DOZENS of dead fish and birds have been found in a Wivenhoe waterway.

Furious residents say the ponds and lakes off Rectory Hill are being polluted, with the animals left with devastating injuries.

The issue has seen a bright orange gunge appear in the water, which runs into the River Colne.

Chris Coase, of Rectory Hill, said his lake has been affected since last March.

He said: “It looks like tomato soup.

“The colour comes from the amount of iron in the water. But it is what else is in there which is worrying.”

Mr Coase first noticed dead fish in the water last March, with some of them sent off for analysis.

It showed they had devastating internal injuries and eyes which appear frosted over.

Birds and trees have also died at the spot, and Mr Coase said there had been less than half the usual amount of birds hatching next to the lake, with many of those which remained unhatched being deformed.

Water and sediment samples have been taken by Mr Coase, a private agency and the Environment Agency.

They show high levels of arsenic, aluminium and manganese.

Latest figures show the levels of arsenic in Mr Coase’s lake are 1,320mg per kg. The upper limit of a safe reading would be 17mg per kg.

Mr Coase said: “They are ridiculously high levels. I’m not an expert but there is nothing living in the bottom of the lake.

“On hot days the sediment dries in places and it stinks of metal.”

Mr Coase believes a gravel pit in the area is the cause.

He said the Environment Agency relies on water samples rather than sediment tests.

Mr Coase said: “The water tests which have been carried out aren’t that bad. But the sediment tests are awful. If you get heavy rain it also washes it further down stream, which further dilutes it for a bit.

“It is also worrying as this all goes into the River Colne.”

The water from the lake goes into a pond in Littlefield, before passing through several other streams and out into the River Colne.

Residents are holding a meeting at 10am tomorrow to alert more people to the problem. They will meet at the pond in Littlefield.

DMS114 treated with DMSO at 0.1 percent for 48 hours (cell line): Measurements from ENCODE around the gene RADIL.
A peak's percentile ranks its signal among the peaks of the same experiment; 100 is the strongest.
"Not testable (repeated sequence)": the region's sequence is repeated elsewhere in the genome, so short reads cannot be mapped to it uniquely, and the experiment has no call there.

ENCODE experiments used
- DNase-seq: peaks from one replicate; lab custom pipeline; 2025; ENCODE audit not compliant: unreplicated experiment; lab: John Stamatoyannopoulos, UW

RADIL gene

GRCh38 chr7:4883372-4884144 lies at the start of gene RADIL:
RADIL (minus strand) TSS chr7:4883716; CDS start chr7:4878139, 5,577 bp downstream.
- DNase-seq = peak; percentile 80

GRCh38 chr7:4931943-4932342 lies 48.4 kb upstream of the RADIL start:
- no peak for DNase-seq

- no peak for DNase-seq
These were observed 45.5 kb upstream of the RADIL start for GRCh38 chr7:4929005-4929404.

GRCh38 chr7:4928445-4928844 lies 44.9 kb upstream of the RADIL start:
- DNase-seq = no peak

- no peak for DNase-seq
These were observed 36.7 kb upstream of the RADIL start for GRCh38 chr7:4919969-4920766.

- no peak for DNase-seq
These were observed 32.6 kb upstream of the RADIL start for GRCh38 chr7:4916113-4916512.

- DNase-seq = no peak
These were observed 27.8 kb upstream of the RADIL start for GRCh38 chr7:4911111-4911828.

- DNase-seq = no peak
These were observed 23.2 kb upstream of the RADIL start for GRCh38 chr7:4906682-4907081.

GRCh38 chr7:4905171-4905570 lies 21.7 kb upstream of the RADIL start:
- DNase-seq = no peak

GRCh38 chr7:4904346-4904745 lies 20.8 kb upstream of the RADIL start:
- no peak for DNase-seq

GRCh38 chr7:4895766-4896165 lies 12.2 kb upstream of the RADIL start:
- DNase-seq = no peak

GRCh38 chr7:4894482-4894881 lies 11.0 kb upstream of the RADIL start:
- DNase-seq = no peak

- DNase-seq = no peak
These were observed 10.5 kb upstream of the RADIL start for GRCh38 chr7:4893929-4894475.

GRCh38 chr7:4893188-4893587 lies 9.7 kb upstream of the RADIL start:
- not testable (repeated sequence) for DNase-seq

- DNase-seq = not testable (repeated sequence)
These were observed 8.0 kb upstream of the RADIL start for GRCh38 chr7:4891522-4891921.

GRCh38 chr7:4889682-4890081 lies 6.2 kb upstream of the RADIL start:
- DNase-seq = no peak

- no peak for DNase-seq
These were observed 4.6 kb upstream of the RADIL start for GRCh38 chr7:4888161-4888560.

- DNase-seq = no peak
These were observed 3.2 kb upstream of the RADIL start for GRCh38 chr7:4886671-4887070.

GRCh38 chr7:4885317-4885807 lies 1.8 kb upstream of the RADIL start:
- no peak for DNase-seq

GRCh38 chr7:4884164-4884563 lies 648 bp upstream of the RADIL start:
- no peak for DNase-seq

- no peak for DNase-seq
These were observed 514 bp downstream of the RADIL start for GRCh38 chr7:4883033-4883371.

David Henley, of Littlefield, said: “It’s criminal this is going on.

“All of the residents and local councillors are coming down on Saturday so Chris can show everybody what it is because people need to know this is happening.”

A spokesman for Tarmac, which runs the gravel site in nearby Alresford Road, said: “We are working with environmental consultants and the Environment Agency to understand the complex geology and water flow to determine the source of the issue.

“If investigations demonstrate a link to our site, we’ll take appropriate measures.”

A spokesman for the Environment Agency said some of dead fish have been sent for analysis.

He said there has been no clear evidence to link the fish deaths with the activities of nearby quarrying work.

It is continuing to liaise with the site owners and the lake owner.

The spokesman added; “Some tests have shown high levels of metals in groundwater from the quarrying site upstream of Mr Coase’s pond but the site has been operating since the Thirties so the provenance of any identified contaminant is not easy to identify.

“The soil in the Essex area also naturally contains high levels of iron.

“There was some evidence last year of a raise in level of ammonia in the water entering the lake. Sources were identified and stopped but fish have continued to die.

“There has been no obvious lowering of water quality in the River Colne and we are awaiting a further sampling report from the quarrying company.”